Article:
Our culture suffers from a serious case of FOMO (fear of missing out)? So we’re tweeting, instagramming, or facebooking where we are, who we are with, and what we are doing, 24 hours a day. It’s hard to deny that we’re out of balance. So how can we have a healthy relationship with social media?
What the heck is FOMO?
One hot day in 2007, my colleagues and I packed into a van, leaving our demanding ecological research behind for a few days to embark on a safari trip into Kruger National Park. We were eager to see these majestic creatures in their natural habitat: Kruger is roughly the size of Isreal, where animals roam free, and roads occupy less than 10 percent of the landscape.
As the animals popped into view, we instantly started snapping picture. Herds of elephants, packs of wild dogs, and even lions mating–each one seemingly more exciting and special than the next.
“Was that a good picture?” “Did I get a good angle?” “Can you move over, I need a better shot.” The documentation couldn’t happen fast enough as we imagined who would create the champion Facebook. I already knew what I would call i: perhaps “Hakuna Matata: Timon, Pumbaa, Simba and Me Enjoying Safari”? Or “African Safari of a Lifetime: No Gun, Just Fun”?
I’m still not sure if it was triggered by the screams of my professor when a wanna-be Nat Geo photographer got her hips stuck in the tiny sliding glass window of our van as a lazy pack of lions slowly began to approach, or the glimpse of uninterrupted grace from a group of giraffes roping their black tongues around a treetops in slow motion, but all of a sudden it hit me:
No one was really seeing any of the animals. We were too busy capturing them through our tiny lenses. And for the first time, I put down my camera and just watched. There was no name for it then, but today we define this crazed addiction as FOMO.
Do you have FOMO?
“It begins with a pang of envy. Next comes the anxiety, the self-doubt, the gnawing sense of inadequacy. Finally, those feelings fizzle, leaving you full of bilious irritation.” These are the symptoms of FOMO, or fear of missing out, as accurately described by Hephizbah Anderson. Not sure how bad you have it? There’s a FOMO quiz to diagnose your specific case.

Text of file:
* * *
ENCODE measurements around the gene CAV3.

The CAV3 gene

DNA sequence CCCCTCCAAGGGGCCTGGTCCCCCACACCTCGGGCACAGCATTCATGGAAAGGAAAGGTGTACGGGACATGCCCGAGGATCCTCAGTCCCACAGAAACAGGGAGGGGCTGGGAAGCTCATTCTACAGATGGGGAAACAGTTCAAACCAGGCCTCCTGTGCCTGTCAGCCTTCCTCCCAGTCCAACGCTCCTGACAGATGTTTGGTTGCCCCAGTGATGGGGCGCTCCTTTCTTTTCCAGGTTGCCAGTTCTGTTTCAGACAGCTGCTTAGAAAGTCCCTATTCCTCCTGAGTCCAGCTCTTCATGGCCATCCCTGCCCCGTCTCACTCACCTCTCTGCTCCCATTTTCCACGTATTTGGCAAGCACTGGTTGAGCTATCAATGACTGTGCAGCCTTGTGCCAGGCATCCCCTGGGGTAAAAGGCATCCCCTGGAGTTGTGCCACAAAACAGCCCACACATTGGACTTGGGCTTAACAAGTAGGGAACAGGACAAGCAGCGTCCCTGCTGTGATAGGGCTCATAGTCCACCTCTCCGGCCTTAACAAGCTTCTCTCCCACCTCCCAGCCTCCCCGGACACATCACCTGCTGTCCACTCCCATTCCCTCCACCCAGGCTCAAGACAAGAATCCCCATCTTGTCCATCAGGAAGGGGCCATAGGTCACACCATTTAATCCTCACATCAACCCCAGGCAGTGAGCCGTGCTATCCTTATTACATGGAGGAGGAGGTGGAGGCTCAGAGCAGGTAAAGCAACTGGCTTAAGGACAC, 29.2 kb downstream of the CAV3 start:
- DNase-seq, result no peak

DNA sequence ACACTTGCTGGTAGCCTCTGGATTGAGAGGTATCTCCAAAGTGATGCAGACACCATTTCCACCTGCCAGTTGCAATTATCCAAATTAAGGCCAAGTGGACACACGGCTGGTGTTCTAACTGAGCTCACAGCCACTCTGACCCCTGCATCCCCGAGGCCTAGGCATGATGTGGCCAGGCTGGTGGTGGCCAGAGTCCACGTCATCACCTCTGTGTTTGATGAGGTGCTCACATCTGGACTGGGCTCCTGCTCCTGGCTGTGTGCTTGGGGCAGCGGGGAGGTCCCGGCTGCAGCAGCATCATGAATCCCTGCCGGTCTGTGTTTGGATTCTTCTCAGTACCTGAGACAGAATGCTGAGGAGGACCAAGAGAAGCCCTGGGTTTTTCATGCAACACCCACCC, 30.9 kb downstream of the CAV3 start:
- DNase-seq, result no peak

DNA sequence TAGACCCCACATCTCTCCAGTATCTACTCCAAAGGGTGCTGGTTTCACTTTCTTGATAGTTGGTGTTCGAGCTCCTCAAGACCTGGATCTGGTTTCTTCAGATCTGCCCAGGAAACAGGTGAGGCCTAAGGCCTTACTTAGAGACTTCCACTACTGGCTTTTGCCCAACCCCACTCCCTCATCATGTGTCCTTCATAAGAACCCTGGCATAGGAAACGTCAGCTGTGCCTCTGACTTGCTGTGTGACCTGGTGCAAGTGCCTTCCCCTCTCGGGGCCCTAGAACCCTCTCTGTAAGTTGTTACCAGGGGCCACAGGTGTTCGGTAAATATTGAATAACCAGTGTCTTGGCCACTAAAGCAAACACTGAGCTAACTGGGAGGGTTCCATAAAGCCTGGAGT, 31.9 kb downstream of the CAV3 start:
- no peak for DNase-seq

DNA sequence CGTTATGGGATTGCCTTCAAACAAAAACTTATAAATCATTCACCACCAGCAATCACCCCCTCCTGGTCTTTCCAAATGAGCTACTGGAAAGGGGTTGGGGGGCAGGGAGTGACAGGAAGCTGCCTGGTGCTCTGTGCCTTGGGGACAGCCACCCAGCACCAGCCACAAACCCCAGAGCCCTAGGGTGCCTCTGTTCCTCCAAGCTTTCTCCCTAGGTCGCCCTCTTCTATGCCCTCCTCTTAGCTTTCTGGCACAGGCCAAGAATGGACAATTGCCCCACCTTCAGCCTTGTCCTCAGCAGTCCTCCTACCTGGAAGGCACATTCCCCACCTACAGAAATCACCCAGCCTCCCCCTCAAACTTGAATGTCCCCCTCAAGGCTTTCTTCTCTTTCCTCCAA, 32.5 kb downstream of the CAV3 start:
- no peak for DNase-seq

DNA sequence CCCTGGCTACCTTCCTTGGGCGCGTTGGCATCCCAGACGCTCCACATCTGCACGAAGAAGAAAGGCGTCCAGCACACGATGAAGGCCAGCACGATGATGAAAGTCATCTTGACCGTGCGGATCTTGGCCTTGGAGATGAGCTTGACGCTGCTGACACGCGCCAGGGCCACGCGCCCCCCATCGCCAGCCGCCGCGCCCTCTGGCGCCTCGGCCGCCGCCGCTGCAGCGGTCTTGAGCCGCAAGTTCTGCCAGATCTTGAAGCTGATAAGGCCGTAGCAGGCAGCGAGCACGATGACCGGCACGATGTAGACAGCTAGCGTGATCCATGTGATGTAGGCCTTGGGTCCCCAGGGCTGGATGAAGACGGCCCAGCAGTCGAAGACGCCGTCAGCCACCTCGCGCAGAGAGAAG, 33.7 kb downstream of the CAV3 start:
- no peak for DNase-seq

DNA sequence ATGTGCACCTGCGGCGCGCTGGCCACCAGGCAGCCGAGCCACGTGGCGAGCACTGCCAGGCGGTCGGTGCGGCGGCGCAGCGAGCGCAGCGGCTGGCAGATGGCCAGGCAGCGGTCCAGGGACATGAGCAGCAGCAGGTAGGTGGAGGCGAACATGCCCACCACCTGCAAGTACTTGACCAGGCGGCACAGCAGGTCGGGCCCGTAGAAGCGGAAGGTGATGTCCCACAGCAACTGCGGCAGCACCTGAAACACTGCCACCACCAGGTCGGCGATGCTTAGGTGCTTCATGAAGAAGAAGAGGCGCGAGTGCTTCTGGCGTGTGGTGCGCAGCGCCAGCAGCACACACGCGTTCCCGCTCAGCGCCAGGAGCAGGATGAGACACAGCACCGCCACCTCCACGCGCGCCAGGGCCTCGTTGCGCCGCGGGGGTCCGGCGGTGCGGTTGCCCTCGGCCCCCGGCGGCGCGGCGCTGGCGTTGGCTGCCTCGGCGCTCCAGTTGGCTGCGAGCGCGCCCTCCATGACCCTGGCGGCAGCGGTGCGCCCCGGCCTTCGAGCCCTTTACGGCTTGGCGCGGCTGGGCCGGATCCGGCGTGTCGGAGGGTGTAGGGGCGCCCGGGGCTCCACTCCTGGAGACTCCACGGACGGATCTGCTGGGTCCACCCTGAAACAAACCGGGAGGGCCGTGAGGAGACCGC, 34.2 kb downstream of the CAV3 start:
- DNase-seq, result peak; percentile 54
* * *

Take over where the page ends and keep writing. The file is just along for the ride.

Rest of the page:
FOMO is directly connected with our addiction to social media. A recent study revealed smart phone users check their Facebook 14 times a day on average, spending about 32 minutes per day scrolling news feeds, liking and commenting.
The most common reason to be on platforms like Facebook is to stay in touch with distant friends, but is that what’s really happening on social media? Or are we seeking to be tied in a new way to our need for belonging and human connection?
Like so many things in life, social media is about balance. If we live behind our screens–computer, phone, camera–we miss so much of the subtle details.
Louis CK, in a raw and comedic interview about why we cling to social media, said we are afraid to feel alone. We don’t know how to be with ourselves and with our thoughts, and we’ve lost much our ability for human connection because of it.
These social media networks, which are designed to make us more social, are being overused in a way that impedes on reality. When used improperly, however, we increase social anxiety and start to create a barrier between the real world and our online life.
When FOMO takes over we lose sight of what is in front of us right now. We as humans are searching for connectivity. That’s what we really want in life–to feel connected. When we’re too dependent on our screens, we miss the big picture.
There is a time for sharing your excitement and thoughts via social media. But there is a fine line of getting caught up in a world that is virtual. Connect with the people in front of you, see the animals with your own eyes, so as not to lose sight of the life that is happening right now.